There remain for decision, however, two significant questions of first impression in this court: (1) whether a complaint filed in state court under section 1983 must allege compliance with the 100-day claim requirement of the Government Code; and (2) whether the employee police officers are entitled to counsel and ultimate indemnification from the employer governmental entity under state indemnification statutes (Gov. Code, § 825 et seq.) when the action is grounded in federal law. The first issue entails analysis of the state claim requirement in light of the supremacy clause of the United States Constitution (U.S. Const., art. VI, cl. 2) in order to determine whether the state law purports to alter or restrict federally created rights. The second issue is purely a matter of statutory construction and requires us to determine whether the Legislature intended that the government's role as guarantor of tort claims against its employees extend to claims based on federal law. We shall discuss these points in the sequence indicated.
Deciding "whether a state statute is in conflict with a federal statute and hence invalid under the Supremacy Clause is essentially a two-step process of first ascertaining the construction of the two statutes and then determining the constitutional question whether they are in conflict." (Perez v. Campbell (1971) 402 U.S. 637, 644 [29 L.Ed.2d 233, 239, 91 S.Ct. [16 Cal. 3d 838] 1704].) We begin that process with a brief synopsis of relevant portions of the state statutory scheme known as the Tort Claims Act. (Gov. Code, tit. 1, div. 3.6.) This body of legislation was enacted following our decision in Muskopf v. Corning Hospital Dist. (1961) 55 Cal. 2d 211 [11 Cal.Rptr. 89, 359 P.2d 457], which abolished the doctrine of governmental tort immunity. Government Code section 815 restores sovereign immunity in California except as provided in the Tort Claims Act or other statute. Thus the intent of the act is not to expand the rights of plaintiffs in suits against governmental entities, but to confine potential governmental liability to rigidly delineated circumstances: immunity is waived only if the various requirements of the act are satisfied.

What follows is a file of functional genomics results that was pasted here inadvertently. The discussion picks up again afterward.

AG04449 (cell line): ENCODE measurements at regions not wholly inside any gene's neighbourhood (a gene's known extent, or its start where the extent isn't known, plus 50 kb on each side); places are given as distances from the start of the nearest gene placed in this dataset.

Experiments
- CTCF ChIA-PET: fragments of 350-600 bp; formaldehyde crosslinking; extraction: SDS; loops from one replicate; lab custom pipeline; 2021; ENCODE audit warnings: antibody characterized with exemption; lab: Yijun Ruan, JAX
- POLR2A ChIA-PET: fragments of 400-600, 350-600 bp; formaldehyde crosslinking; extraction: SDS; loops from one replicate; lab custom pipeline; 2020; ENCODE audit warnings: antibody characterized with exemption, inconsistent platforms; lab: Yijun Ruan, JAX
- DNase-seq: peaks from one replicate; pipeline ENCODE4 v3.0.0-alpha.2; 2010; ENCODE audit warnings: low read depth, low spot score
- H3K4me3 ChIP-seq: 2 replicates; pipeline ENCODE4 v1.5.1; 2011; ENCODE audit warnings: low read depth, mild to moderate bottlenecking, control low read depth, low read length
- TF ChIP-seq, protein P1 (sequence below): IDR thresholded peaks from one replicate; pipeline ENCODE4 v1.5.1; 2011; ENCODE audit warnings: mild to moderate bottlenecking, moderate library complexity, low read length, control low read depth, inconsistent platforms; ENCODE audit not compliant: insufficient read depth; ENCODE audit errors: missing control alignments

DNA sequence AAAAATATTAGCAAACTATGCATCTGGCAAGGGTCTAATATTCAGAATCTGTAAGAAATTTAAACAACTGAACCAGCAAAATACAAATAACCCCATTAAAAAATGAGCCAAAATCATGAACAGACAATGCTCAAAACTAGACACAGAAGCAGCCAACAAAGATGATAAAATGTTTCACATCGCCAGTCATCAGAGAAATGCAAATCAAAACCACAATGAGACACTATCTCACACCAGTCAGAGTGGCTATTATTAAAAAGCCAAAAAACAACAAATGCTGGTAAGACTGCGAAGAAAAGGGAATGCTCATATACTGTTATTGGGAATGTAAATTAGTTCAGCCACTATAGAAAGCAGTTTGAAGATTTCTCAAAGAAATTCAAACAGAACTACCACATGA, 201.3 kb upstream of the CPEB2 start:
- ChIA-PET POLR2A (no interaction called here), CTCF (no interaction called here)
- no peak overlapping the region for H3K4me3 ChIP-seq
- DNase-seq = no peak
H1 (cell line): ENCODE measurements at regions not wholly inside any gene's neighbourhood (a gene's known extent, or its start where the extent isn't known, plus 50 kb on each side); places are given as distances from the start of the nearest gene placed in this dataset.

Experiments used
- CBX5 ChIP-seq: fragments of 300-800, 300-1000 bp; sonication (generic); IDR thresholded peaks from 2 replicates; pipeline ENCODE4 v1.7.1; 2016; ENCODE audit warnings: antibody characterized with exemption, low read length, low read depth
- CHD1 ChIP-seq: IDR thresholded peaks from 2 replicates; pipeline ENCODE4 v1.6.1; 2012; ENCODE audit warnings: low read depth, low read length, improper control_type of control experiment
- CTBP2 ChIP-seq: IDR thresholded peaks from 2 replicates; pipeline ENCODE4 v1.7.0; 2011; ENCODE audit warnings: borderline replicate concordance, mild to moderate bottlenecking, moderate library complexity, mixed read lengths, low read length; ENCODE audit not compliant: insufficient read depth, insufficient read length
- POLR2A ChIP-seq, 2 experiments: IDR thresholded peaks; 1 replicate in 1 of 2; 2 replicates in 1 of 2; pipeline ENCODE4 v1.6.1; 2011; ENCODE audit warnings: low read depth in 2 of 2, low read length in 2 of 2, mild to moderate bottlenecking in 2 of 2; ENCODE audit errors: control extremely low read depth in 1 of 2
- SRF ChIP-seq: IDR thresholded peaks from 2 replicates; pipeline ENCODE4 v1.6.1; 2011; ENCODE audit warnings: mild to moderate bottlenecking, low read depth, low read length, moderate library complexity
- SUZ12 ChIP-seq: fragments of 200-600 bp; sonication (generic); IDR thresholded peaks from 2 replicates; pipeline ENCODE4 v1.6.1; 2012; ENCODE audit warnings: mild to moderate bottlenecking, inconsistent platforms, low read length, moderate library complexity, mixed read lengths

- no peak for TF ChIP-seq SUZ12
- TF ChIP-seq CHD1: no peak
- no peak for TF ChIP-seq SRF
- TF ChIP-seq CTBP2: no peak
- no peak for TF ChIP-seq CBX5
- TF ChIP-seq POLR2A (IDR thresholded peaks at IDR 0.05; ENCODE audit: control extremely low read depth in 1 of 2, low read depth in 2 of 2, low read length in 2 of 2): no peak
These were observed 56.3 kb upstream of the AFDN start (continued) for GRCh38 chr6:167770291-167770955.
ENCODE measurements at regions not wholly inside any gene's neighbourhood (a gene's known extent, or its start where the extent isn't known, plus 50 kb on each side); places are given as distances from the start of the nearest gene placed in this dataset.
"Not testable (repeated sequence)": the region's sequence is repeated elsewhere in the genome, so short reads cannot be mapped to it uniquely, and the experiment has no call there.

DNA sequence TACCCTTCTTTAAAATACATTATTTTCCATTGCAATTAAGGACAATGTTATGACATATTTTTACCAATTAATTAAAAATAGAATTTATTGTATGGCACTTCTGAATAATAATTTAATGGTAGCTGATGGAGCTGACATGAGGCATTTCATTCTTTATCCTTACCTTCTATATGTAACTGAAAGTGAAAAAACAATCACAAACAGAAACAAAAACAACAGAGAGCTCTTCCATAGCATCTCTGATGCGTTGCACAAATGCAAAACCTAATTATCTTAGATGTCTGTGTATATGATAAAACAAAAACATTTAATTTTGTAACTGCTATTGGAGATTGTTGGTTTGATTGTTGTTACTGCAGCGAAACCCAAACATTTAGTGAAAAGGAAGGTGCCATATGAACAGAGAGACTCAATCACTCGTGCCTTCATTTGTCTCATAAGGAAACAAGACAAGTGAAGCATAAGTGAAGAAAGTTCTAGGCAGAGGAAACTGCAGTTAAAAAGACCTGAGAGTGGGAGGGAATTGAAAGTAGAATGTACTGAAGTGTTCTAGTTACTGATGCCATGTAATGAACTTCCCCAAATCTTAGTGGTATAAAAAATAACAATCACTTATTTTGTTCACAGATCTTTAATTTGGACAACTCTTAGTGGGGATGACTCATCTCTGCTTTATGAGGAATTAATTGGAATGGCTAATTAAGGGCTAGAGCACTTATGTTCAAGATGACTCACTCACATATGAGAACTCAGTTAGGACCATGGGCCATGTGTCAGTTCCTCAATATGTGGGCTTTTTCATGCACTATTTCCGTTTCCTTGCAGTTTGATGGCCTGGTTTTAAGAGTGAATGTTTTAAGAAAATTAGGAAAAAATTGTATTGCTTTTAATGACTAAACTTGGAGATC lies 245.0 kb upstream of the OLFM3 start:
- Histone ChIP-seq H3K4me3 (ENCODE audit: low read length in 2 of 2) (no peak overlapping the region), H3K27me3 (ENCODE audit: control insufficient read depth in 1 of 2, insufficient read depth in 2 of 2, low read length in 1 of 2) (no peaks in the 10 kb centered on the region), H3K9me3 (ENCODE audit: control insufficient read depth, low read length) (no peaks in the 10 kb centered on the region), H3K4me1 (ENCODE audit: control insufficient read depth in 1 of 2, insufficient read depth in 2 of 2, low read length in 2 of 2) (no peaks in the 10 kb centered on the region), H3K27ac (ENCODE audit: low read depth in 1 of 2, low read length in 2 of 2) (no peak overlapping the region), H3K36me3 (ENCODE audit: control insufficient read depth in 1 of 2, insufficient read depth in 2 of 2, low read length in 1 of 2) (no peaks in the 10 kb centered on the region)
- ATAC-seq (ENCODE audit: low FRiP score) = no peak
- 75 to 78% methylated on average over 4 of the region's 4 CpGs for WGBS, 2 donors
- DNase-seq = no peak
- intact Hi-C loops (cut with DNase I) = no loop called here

One key prerequisite to waiver of immunity is contained in Government Code section 911.2, which provides in relevant part that "A claim relating to a cause of action for death or for injury to person or to personal property or growing crops shall be presented [to the public entity] ... not later than the 100th day after the accrual of the cause of action. ..." Section 945.4 implements this requirement by declaring that absent such a timely claim no action for damages can be filed against the public entity. In turn, section 950.2 prescribes that "a cause of action against a public employee or former public employee for injury resulting from an act or omission in the scope of his employment as a public employee is barred if an action against the employing public entity for such injury is barred under Part 3 (commencing with section 900) of this division ...." Accordingly, submission of a claim within 100 days is a condition precedent to a tort action against either the employee or the public entity.